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Bike share companies told to reduce fleet in Seattle

Seattle is reducing the number of bike share fleets of two companies in response to issues surrounding customer service data.

SEATTLE — Bike share companies Lime and JUMP were recently notified they will have to reduce their permitted fleet of bikes from about 6,500 to 5,500 in Seattle. The city is taking action in response to the accuracy of customer service data.

Ethan Bergerson with Seattle's Department of Transportation said the agency does its own audits of the bike share companies and found concerns.

"We ask the companies to report to us monthly how many customer service complaints they have received about issues like bikes being parked incorrectly, bikes blocking sidewalks, things like that, with the goal of having good customer service and making sure they respond to that in a good timely manner," said Bergerson. "There has been some ongoing conversations about how thoroughly they have been reporting on that and whether the reports were complete. As a result of that, we have reduced the number of permitted bikes."

The reduction of 1,000 permitted bikes for each company comes as the city is working to make the bike share program successful. SDOT even has the goal of building 1,500 new bike parking spaces by the end of the year.

Jonathan Hopkins is the Director of Strategic Development for NW, Lime. In a statement Hopkins said, “We continue to work with the city and other partners to improve education about reliable parking options and compliance throughout the city.”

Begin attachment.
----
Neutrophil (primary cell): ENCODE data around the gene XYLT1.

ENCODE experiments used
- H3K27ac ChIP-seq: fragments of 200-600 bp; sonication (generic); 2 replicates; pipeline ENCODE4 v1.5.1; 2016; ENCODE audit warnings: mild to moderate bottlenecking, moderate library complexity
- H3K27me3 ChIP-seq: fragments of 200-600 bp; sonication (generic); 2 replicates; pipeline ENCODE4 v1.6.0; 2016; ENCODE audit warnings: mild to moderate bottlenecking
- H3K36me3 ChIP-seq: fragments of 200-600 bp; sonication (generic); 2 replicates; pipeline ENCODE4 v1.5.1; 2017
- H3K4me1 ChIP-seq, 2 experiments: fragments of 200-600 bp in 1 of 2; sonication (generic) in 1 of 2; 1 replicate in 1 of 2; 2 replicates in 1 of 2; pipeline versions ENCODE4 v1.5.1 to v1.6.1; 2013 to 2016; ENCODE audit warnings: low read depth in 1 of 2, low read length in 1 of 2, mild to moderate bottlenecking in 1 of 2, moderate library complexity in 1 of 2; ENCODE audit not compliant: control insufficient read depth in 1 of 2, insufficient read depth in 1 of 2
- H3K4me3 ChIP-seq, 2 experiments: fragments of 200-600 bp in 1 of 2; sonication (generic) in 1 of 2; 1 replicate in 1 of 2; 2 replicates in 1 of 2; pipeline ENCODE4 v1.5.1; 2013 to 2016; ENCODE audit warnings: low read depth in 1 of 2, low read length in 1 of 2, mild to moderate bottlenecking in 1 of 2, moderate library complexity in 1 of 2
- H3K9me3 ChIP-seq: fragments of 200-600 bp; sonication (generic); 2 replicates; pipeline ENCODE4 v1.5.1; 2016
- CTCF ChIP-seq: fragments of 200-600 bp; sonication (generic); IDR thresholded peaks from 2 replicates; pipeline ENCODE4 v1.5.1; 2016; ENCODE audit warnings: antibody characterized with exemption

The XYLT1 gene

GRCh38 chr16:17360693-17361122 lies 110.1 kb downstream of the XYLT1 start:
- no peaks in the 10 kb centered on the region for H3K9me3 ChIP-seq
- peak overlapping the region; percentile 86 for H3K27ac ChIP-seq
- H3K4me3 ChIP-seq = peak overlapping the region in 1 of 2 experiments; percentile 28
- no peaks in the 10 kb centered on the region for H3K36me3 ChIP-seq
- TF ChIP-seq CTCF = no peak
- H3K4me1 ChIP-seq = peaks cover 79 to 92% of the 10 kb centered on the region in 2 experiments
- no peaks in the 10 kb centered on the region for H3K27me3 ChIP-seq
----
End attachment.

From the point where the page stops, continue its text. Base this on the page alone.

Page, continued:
A JUMP spokesperson issued this statement:

“As we’ve reported to the city, we had a problem with our issue tracking system which led to resolution times not being recorded in many cases during March and April. The issue was resolved in late April and we’re now capturing accurate times.

For May, all reported incidents were responded to, and we are on track for June as well. We remain committed to meeting the city’s response time requirements for any improperly-parked bike reports we receive."

Anna Zivarts is the Program Director of Rooted in Rights, a nonprofit that is part of Disability Rights Washington.

In regards to the city's enforcement, Zivarts said, "We hope this incentivizes the bike share companies to take bike parking seriously, and start putting more effort into working with the disability community. And while we're thrilled the City of Seattle is taking action on enforcement, we want to push them to continue to build the bike parking and protected bike lanes to ensure our sidewalks are a safe and accessible place for pedestrians."

Marci Carpenter, President of the National Federation of the Blind of Washington, said the improper parking of bikes is so careless and frustrating.

"I'm happy that they did something tangible," Carpenter said about the city's enforcement.

Bergerson said, "We want to work with the companies. We want to build a foundation of trustworthy data."


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